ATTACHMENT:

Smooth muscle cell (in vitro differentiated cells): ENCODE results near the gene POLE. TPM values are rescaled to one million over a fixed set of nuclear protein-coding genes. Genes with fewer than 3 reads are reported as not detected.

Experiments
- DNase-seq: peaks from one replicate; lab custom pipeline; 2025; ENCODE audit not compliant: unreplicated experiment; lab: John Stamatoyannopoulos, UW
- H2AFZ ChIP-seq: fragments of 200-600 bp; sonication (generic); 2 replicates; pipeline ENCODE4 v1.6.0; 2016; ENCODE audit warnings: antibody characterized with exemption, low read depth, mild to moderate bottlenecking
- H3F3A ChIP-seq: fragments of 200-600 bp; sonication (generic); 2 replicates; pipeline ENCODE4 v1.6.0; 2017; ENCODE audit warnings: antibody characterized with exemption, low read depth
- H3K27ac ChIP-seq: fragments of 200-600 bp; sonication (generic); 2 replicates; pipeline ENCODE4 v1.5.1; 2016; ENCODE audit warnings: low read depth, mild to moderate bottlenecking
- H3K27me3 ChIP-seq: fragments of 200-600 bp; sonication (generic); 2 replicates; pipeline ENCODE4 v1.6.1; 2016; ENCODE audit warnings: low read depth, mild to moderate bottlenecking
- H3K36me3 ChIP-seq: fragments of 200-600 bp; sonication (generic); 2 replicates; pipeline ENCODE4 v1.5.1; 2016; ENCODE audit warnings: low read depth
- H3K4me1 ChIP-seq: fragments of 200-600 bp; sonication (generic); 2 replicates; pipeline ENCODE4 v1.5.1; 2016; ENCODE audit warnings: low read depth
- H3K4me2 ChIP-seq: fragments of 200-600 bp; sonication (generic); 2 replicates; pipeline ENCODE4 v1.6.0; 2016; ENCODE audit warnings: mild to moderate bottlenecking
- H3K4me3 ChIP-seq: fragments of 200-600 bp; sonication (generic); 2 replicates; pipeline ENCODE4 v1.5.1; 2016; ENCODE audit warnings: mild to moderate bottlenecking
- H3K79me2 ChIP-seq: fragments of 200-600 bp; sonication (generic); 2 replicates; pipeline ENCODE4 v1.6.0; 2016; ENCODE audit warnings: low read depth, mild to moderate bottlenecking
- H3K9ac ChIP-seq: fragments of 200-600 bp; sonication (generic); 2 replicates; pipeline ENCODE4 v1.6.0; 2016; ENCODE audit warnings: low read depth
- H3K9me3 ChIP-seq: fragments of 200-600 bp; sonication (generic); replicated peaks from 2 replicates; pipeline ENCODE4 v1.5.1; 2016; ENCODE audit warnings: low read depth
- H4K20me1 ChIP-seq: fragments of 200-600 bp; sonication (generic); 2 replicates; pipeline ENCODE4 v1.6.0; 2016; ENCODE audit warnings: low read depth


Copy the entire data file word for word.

Smooth muscle cell (in vitro differentiated cells): ENCODE results near the gene POLE. TPM values are rescaled to one million over a fixed set of nuclear protein-coding genes. Genes with fewer than 3 reads are reported as not detected.

Experiments
- DNase-seq: peaks from one replicate; lab custom pipeline; 2025; ENCODE audit not compliant: unreplicated experiment; lab: John Stamatoyannopoulos, UW
- H2AFZ ChIP-seq: fragments of 200-600 bp; sonication (generic); 2 replicates; pipeline ENCODE4 v1.6.0; 2016; ENCODE audit warnings: antibody characterized with exemption, low read depth, mild to moderate bottlenecking
- H3F3A ChIP-seq: fragments of 200-600 bp; sonication (generic); 2 replicates; pipeline ENCODE4 v1.6.0; 2017; ENCODE audit warnings: antibody characterized with exemption, low read depth
- H3K27ac ChIP-seq: fragments of 200-600 bp; sonication (generic); 2 replicates; pipeline ENCODE4 v1.5.1; 2016; ENCODE audit warnings: low read depth, mild to moderate bottlenecking
- H3K27me3 ChIP-seq: fragments of 200-600 bp; sonication (generic); 2 replicates; pipeline ENCODE4 v1.6.1; 2016; ENCODE audit warnings: low read depth, mild to moderate bottlenecking
- H3K36me3 ChIP-seq: fragments of 200-600 bp; sonication (generic); 2 replicates; pipeline ENCODE4 v1.5.1; 2016; ENCODE audit warnings: low read depth
- H3K4me1 ChIP-seq: fragments of 200-600 bp; sonication (generic); 2 replicates; pipeline ENCODE4 v1.5.1; 2016; ENCODE audit warnings: low read depth
- H3K4me2 ChIP-seq: fragments of 200-600 bp; sonication (generic); 2 replicates; pipeline ENCODE4 v1.6.0; 2016; ENCODE audit warnings: mild to moderate bottlenecking
- H3K4me3 ChIP-seq: fragments of 200-600 bp; sonication (generic); 2 replicates; pipeline ENCODE4 v1.5.1; 2016; ENCODE audit warnings: mild to moderate bottlenecking
- H3K79me2 ChIP-seq: fragments of 200-600 bp; sonication (generic); 2 replicates; pipeline ENCODE4 v1.6.0; 2016; ENCODE audit warnings: low read depth, mild to moderate bottlenecking
- H3K9ac ChIP-seq: fragments of 200-600 bp; sonication (generic); 2 replicates; pipeline ENCODE4 v1.6.0; 2016; ENCODE audit warnings: low read depth
- H3K9me3 ChIP-seq: fragments of 200-600 bp; sonication (generic); replicated peaks from 2 replicates; pipeline ENCODE4 v1.5.1; 2016; ENCODE audit warnings: low read depth
- H4K20me1 ChIP-seq: fragments of 200-600 bp; sonication (generic); 2 replicates; pipeline ENCODE4 v1.6.0; 2016; ENCODE audit warnings: low read depth